Last edited by motocat; 06-14-2017 at 12:39 PM.
    “Of all the contrivances for cheating the laboring class of mankind, none has been more effective than that which deludes them with paper money.”Daniel Webster (1782-1852)

  3. #23

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    Quote Originally Posted by Silver and Gold View Post
    stanford study says fossil-fueled cars will vanish in 8 years as ‘big oil’ collapses


    Seba predicts that in less than a decade, it will become very difficult for consumers to find petrol stations, spares or mechanics knowledgeable enough to fix combustion engines. His ultimate premise is that modern-day car dealerships will disappear by 2024 as the long-term price of oil falls to $25 USD a barrel. Those who cling to their outdated cars will probably have to pay to dispose of them in the future, says Seba. In the author’s own words, there will be a “mass stranding of existing vehicles.”



    http://inhabitat.com/stanford-study-...oil-collapses/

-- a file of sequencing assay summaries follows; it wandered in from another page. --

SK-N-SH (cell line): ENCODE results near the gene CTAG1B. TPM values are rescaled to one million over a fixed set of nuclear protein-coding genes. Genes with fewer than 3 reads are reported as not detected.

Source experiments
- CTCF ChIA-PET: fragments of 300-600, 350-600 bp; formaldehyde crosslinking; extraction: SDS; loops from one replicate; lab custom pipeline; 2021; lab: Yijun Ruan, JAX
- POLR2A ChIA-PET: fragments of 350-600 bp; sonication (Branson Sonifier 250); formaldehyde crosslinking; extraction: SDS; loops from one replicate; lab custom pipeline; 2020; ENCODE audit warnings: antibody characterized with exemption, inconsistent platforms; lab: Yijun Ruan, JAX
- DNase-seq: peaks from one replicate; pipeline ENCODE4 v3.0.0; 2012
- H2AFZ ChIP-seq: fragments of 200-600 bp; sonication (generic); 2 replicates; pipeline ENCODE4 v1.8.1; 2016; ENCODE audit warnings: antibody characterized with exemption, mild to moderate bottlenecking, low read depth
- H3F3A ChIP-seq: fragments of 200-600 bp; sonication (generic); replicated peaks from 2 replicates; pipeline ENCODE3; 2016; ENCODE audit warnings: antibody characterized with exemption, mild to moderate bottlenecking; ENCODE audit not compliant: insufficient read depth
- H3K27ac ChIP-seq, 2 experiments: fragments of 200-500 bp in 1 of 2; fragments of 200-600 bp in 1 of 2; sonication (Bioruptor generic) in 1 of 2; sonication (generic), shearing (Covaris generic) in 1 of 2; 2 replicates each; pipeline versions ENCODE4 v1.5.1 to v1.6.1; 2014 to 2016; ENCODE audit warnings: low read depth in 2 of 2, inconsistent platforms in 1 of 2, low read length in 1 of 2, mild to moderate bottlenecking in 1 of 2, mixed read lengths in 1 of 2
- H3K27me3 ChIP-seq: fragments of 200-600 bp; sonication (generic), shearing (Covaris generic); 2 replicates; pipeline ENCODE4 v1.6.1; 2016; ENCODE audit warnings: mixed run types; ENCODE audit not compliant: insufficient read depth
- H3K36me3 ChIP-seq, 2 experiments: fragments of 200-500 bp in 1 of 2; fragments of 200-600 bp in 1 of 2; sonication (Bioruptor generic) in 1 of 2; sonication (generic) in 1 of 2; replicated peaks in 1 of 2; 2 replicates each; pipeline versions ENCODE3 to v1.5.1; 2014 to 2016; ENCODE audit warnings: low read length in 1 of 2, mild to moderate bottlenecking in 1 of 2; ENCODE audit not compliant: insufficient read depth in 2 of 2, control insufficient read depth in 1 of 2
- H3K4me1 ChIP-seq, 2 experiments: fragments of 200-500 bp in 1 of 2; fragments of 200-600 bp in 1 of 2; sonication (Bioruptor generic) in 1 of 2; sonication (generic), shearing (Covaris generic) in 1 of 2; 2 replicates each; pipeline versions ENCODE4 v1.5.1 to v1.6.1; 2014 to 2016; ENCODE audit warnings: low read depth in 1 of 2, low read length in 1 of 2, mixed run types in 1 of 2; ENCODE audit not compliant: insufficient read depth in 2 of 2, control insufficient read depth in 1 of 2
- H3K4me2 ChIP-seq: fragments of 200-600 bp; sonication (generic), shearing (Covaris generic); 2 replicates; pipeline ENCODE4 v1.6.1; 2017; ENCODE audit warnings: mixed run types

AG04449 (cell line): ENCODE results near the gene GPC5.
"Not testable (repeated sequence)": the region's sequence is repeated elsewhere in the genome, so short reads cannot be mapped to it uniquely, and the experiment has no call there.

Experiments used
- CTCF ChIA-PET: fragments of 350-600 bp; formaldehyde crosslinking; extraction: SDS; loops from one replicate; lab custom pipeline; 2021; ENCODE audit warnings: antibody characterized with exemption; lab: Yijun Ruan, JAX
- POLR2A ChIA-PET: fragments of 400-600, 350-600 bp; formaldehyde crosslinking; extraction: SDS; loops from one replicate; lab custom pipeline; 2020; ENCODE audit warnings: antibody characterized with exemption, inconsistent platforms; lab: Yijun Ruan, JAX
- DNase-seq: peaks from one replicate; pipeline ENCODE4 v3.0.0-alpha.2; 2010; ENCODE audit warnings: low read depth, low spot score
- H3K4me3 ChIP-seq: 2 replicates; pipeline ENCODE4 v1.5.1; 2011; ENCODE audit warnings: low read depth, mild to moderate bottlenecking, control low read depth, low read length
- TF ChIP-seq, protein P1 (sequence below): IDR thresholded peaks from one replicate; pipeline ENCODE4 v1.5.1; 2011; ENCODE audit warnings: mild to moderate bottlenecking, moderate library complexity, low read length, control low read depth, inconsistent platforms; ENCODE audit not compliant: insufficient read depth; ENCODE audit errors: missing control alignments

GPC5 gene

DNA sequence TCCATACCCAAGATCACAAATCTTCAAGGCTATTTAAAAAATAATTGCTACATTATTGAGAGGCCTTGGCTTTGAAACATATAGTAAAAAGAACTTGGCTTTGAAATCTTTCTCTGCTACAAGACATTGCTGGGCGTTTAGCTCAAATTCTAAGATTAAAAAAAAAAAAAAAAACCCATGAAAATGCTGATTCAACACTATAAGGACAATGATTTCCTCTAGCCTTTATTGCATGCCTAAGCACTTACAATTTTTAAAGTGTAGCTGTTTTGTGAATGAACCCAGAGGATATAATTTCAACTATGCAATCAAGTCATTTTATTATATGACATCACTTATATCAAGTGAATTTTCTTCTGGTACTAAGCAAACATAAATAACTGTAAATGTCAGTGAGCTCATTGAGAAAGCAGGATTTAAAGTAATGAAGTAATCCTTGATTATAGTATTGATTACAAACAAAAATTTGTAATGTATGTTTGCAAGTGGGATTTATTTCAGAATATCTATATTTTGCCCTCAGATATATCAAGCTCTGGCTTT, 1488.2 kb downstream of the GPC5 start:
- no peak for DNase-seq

This professor lives in lala land. the VAST Majority of the worlds population that uses cars, and almost 100% of agricultural farming and trucking industry, not to mention heavy equipment, industry (like huge mining vehicles, rail transport, shipping, etc), all use gasoline or diesel as a Necessity, as the concentration of caloric power in a full tank of fuel is orders of magnitude more than any possible lithium power storage. Somebody did a comparison (I will try to find the link) of how many tesla type battery packs a standard 100 car freight train would need in order to get that train from Chicago to LA and it was something like needing an extra 40 freight cars of batteries...... which of course makes the whole cost of transport uneconomical. Or how about a harvesting combine, with a 800 hp CAT diesel powering it, with 300 gallon tanks of fuel, to get it through the days work..... need to tow along another grain harvester frame and wheels stacked with batteries, just to try to get things done. Just where does he think that 30,000hp diesel sucking 25 gallons a minute of fuel is going to go if it has to become an electric battery VLCC tanker...... oh, yeah, every couple of hundred miles there will be these vast oceanic charging stations all along global shipping routes. And how about our aviation industry.... Like to see that A380 now no longer able to even taxi down the runway, as the batteries needed to power big turbofans now weigh more than the aircraft.